Invest in physical and digital connectivity of the modes and nodes
The marvel of modern day internet is traceable to the power of networks and connectivity. Similarly, the utility of a wide variety of travel modes can best be leveraged when they are effectively connected. Connectivity in the 20th century meant new roads and highways linking nascent suburbs. With urbanization, intra-city travel is gaining in priority and requires fast, convenient, multi-option, efficient inter-modal connections.
Investment in physical infrastructure allows an international visitor to the Frankfurt airport hub, for example, to access a wide variety of modes to complete the next segment of travel whether it be long-distance train, local metro, bus or taxi. As with internet routers moving information packets through a communications network, the key function is to facilitate quick transfers to the next journey segment. As another example, London’s promotion of the Oyster card and contact-less payment has been successful in fostering fast, convenient and efficient transfers between modes and journey segments. Such systems promote multi-modal travel and hence efficient journeys.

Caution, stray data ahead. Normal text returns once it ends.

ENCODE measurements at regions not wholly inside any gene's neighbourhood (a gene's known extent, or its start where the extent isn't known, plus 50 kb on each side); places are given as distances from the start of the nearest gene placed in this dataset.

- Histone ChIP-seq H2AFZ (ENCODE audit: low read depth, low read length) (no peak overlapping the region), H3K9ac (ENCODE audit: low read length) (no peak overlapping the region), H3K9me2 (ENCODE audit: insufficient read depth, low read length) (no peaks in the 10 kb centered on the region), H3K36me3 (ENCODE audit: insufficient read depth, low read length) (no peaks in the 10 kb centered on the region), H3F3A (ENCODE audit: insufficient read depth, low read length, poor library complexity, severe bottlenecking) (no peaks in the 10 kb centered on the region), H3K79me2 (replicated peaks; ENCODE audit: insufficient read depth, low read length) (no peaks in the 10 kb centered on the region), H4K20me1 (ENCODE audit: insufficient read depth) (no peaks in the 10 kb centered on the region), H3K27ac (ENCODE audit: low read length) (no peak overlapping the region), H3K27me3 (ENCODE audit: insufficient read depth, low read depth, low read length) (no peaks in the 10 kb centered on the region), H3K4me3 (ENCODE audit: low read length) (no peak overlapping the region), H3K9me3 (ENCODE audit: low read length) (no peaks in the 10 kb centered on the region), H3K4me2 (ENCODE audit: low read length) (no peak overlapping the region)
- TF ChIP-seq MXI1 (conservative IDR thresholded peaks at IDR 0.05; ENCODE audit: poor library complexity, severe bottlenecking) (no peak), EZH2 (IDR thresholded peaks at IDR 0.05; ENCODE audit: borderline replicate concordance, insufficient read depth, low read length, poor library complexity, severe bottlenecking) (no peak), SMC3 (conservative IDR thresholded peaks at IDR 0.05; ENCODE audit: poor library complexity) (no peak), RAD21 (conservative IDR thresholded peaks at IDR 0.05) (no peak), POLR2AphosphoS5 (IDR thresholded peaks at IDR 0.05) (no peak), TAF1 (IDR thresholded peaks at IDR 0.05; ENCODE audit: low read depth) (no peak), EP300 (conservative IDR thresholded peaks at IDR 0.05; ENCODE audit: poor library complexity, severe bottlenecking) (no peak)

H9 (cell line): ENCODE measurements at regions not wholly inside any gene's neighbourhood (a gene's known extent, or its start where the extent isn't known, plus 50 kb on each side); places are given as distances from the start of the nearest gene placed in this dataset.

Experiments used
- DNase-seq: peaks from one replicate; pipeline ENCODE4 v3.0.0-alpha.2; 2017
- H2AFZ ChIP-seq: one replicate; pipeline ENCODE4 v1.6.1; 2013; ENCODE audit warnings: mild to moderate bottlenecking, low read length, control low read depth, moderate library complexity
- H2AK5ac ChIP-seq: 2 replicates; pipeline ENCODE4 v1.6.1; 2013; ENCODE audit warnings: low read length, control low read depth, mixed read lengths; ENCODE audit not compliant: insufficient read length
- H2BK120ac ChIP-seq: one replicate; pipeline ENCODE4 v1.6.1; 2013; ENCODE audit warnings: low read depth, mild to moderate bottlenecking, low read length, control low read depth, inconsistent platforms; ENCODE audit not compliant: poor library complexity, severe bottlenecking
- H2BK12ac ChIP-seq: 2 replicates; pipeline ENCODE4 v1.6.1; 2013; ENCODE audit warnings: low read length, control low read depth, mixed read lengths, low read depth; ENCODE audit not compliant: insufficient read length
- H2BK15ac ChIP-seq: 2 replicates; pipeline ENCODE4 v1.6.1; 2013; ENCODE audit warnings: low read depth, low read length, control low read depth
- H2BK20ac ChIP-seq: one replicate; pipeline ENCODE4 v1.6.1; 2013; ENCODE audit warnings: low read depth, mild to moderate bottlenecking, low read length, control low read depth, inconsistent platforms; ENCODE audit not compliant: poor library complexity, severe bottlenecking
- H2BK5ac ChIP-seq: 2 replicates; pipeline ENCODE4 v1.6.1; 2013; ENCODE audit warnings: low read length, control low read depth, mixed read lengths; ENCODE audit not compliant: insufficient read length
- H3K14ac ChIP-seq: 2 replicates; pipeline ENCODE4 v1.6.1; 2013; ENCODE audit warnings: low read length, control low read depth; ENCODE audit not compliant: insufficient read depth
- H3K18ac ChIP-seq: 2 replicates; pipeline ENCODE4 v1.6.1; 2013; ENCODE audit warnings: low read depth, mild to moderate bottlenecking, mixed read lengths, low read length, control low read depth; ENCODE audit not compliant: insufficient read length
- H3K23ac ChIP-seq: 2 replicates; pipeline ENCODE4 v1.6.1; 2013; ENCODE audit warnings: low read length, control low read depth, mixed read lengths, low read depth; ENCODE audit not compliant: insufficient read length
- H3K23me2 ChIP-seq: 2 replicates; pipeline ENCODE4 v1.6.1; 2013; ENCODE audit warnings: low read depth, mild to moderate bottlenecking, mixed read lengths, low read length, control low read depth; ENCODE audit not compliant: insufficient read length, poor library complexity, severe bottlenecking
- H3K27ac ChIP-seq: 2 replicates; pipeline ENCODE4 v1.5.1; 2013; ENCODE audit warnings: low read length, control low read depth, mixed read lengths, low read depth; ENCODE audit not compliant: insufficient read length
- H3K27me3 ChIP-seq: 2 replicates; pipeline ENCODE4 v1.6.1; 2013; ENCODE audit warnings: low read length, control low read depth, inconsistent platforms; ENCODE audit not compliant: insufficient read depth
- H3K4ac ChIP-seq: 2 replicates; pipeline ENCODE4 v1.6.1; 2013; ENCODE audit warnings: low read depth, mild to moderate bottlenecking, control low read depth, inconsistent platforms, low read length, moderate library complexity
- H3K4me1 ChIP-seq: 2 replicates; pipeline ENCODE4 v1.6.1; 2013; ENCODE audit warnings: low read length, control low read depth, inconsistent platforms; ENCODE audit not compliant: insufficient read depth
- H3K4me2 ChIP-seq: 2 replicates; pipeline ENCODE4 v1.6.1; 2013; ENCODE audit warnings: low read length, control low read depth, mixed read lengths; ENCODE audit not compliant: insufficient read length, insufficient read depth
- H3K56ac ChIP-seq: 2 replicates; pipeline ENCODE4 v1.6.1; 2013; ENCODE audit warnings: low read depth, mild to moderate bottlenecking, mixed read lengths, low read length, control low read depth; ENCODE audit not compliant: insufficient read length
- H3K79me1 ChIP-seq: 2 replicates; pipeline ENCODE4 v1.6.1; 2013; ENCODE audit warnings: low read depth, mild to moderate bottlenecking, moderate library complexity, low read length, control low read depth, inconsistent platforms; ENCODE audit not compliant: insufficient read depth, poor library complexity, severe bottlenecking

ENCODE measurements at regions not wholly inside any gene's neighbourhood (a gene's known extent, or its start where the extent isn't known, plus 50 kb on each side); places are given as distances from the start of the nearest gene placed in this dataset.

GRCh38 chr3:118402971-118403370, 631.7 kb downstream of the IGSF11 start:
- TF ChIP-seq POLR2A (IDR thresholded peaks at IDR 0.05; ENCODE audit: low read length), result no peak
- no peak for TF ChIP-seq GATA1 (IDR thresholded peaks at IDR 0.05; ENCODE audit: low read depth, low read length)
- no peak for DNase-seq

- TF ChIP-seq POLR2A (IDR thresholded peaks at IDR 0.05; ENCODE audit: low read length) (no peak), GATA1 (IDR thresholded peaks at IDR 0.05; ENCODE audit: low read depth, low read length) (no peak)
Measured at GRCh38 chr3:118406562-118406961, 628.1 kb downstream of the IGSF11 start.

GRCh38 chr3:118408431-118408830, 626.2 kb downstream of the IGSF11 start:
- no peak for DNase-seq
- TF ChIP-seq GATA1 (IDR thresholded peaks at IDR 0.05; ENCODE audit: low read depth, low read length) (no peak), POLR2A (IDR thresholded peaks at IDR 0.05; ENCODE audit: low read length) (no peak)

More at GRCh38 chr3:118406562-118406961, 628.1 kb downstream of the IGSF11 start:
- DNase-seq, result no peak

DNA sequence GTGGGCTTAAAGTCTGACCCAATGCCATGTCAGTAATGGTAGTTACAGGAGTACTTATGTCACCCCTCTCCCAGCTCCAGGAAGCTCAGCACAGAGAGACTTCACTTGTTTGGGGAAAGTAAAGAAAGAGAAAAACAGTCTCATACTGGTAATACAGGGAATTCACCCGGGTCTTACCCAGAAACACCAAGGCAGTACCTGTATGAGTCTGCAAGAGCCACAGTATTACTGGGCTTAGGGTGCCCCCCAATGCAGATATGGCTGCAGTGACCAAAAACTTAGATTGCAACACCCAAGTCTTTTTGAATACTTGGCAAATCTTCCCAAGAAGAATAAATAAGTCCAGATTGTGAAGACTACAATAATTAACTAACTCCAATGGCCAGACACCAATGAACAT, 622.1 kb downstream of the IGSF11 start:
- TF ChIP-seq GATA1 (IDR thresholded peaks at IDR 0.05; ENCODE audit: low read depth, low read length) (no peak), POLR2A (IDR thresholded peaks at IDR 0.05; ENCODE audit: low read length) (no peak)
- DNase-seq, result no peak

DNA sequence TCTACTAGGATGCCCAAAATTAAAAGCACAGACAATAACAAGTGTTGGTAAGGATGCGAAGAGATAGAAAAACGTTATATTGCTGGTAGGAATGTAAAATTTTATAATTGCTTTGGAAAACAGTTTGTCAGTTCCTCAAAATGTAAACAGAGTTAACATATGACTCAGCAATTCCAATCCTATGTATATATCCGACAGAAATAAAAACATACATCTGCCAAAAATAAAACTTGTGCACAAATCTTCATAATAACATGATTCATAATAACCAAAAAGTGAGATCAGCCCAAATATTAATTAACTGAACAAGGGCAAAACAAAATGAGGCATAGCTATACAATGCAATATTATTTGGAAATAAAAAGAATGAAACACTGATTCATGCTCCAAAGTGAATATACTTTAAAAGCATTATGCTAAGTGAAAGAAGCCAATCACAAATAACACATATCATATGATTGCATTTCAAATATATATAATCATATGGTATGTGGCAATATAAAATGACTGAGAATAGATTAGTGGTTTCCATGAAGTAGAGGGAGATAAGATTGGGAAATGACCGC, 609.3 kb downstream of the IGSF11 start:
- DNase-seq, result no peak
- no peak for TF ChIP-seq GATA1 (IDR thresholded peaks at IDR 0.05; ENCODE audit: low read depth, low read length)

With the widespread use of smartphones, travellers have another powerful tool to enhance connectivity. The modern suite of tools and apps available to travellers, serve a multitude of functions including planning travel, hailing a ride, authentication of service provider and user, and payment portal. Leveraging data from cities and mobility services, smartphone apps are now capable of aggregating travel information to synthesize a journey uniquely for each traveller for each context.
Reform governance to achieve tighter operational coordination